Service & Trades Employees

As a services and trades employee (and a member of SEIU, HEREIU Local 26, HUSPMGU, HUPA, or ATC), you have access to a wide array of Harvard benefits, services and discounts.


Harvard’s full range of benefit programs includes medical, dental, vision, and flexible spending accounts, as well as life and disability insurance options. These benefits also include retirement plans:

  • A Basic Retirement Account, maintained by the University.
  • An Individual Investment Account, where you choose the investments.

Make sure you take time to get to know the range of services and resources provided, so that you can take advantage of all that Harvard offers for service and trades employees.

Education and training

If you’re the kind of employee who never stops learning, Harvard has educational opportunities for you.

  • The Harvard Bridge Program is an adult education program open to all Harvard University staff and faculty. The program conducts classes in English, computers, high school diploma completion, citizenship, and much more.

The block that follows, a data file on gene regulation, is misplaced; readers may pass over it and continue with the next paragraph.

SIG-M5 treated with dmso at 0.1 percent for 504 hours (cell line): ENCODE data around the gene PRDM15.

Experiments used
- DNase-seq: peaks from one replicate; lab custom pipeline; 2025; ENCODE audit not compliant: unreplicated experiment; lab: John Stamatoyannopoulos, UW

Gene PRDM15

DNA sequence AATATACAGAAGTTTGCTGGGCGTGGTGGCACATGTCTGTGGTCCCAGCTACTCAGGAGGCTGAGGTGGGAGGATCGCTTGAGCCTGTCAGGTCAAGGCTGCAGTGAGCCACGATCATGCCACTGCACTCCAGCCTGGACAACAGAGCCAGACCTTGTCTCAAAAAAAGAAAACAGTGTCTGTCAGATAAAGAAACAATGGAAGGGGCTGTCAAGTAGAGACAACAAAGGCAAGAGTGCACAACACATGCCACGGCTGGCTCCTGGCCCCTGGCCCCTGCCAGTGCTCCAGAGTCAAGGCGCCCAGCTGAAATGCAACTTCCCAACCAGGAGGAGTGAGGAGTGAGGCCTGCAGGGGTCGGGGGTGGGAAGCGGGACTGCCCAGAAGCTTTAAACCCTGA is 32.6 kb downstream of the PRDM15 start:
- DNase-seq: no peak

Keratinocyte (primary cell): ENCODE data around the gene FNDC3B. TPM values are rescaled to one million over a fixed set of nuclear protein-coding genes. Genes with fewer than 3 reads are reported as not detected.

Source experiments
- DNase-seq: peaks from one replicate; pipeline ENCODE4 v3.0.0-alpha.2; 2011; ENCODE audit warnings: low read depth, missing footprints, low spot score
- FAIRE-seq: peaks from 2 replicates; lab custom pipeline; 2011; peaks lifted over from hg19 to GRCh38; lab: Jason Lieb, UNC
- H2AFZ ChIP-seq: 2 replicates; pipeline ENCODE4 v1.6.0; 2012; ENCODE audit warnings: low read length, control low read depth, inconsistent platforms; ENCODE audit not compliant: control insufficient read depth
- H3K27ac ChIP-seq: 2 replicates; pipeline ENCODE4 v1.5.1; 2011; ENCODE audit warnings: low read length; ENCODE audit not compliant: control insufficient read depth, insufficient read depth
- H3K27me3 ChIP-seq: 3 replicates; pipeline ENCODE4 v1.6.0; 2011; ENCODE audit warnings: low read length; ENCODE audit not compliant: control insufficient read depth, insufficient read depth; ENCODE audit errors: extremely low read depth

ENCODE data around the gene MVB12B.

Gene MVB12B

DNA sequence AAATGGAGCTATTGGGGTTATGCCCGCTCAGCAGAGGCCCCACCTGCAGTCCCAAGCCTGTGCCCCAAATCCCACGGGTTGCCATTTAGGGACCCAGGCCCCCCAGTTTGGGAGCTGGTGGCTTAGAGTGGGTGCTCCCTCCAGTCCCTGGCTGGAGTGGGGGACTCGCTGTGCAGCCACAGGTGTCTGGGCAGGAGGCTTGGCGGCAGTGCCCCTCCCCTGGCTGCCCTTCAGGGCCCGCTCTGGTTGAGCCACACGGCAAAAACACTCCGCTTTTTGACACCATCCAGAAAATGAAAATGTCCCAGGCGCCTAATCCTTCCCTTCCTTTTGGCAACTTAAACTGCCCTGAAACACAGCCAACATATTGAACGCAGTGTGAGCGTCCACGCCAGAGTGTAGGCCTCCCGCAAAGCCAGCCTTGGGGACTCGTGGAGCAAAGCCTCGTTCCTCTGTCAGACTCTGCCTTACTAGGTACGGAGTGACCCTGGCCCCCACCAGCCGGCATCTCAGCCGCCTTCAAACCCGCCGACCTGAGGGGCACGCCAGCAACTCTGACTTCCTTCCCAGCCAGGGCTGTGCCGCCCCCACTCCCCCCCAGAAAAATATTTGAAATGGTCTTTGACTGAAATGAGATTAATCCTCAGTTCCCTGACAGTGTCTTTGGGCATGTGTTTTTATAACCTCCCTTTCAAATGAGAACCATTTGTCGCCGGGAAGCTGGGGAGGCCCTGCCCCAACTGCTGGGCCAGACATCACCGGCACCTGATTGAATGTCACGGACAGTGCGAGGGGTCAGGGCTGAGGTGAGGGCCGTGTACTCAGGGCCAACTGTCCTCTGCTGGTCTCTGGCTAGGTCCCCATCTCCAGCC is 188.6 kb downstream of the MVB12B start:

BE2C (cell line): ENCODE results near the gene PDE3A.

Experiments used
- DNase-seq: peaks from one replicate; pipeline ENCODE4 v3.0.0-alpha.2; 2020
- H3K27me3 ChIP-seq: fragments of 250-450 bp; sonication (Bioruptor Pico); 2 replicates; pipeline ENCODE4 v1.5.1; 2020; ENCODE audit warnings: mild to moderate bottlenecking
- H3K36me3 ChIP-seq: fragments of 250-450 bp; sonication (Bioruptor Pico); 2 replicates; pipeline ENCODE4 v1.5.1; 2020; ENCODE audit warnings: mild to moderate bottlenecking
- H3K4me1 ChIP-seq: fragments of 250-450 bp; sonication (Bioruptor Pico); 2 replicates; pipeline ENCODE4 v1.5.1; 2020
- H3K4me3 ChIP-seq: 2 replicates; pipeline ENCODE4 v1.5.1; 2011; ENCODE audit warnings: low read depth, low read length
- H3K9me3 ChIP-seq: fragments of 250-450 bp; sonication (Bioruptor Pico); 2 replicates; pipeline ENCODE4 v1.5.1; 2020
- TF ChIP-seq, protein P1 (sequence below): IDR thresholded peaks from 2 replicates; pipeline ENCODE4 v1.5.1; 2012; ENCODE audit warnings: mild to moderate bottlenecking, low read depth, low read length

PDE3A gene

• Harvard’s Tuition Assistance and Tuition Reimbursement Plans (TAP/TRP) offers eligible employees the opportunity to enroll in Harvard and non-Harvard courses at substantially reduced rates. Some Harvard certificate and licensing programs are eligible.

Cultural and entertainment perks

Your Harvard ID is your ticket to culture, both at Harvard and in the Cambridge/Boston area. Your ID gives you access to:

Dine, meet, or entertain at the Harvard Faculty Club.

Trouble with your ID? Contact the Harvard ID Office.

Services for you and your family

Whether your child is a newborn or a teenager, Harvard provides services and resources to help you with family challenges like:

Harvard’s Employee Assistance Program (EAP) is available anytime for help with family matters, legal difficulties, financial problems, and other issues. Employees and members of their immediate family/household can use the EAP.

Help with problems at work

Most workplace issues can be resolved by working with your manager, local HR office, and/or union representative. But some issues require more problem-solving. A directory of problem-solvers, including the Harvard University Anonymous Reporting Hotline, the University Ombudsman Office, and local HR offices, is available at Solving Workplace Problems.